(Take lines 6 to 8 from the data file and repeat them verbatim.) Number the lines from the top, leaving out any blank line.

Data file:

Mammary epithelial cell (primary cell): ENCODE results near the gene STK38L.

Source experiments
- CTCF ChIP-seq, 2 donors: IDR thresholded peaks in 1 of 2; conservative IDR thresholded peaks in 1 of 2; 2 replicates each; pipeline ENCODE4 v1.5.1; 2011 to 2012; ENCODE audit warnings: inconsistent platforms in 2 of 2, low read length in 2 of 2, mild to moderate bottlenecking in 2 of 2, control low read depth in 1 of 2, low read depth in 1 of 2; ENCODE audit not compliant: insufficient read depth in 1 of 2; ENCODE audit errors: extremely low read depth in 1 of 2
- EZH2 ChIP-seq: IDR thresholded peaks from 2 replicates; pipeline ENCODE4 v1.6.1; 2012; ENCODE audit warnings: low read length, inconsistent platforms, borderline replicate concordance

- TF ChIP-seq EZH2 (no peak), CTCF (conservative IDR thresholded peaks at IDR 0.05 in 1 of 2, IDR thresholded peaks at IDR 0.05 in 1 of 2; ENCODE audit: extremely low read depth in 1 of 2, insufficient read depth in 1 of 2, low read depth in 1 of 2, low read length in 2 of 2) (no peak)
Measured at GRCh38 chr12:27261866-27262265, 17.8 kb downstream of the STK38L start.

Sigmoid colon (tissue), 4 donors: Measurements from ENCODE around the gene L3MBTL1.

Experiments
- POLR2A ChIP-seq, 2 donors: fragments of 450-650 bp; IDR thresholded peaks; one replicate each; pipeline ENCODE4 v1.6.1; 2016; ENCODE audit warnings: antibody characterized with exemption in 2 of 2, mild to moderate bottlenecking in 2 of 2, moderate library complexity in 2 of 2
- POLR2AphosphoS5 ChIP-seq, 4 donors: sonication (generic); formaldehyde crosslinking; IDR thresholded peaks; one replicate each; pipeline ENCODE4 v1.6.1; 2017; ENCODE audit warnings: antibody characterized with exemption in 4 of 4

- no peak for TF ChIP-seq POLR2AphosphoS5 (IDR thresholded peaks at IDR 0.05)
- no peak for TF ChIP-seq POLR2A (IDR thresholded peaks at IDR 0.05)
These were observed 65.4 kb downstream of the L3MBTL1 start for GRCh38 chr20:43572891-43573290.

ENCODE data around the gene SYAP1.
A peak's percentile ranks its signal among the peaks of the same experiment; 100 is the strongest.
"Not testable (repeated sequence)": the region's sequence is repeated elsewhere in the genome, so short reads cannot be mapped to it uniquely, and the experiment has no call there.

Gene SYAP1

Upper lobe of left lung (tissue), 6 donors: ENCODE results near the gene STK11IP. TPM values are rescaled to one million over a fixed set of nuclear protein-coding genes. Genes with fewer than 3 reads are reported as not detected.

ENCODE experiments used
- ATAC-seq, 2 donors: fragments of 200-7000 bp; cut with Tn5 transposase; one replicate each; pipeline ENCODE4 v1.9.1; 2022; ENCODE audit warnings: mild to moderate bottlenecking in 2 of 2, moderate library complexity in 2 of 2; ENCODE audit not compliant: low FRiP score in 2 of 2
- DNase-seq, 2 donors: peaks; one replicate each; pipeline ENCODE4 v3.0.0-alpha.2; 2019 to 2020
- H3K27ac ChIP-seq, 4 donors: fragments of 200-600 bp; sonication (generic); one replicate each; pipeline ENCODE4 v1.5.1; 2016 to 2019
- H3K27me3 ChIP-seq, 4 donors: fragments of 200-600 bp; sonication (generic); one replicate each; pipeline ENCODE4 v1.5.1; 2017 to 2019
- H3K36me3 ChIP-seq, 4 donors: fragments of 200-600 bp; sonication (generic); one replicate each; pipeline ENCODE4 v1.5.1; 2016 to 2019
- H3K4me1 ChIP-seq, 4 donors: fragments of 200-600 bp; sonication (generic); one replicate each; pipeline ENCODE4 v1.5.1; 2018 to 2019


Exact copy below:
Measured at GRCh38 chr12:27261866-27262265, 17.8 kb downstream of the STK38L start.

Sigmoid colon (tissue), 4 donors: Measurements from ENCODE around the gene L3MBTL1.

Experiments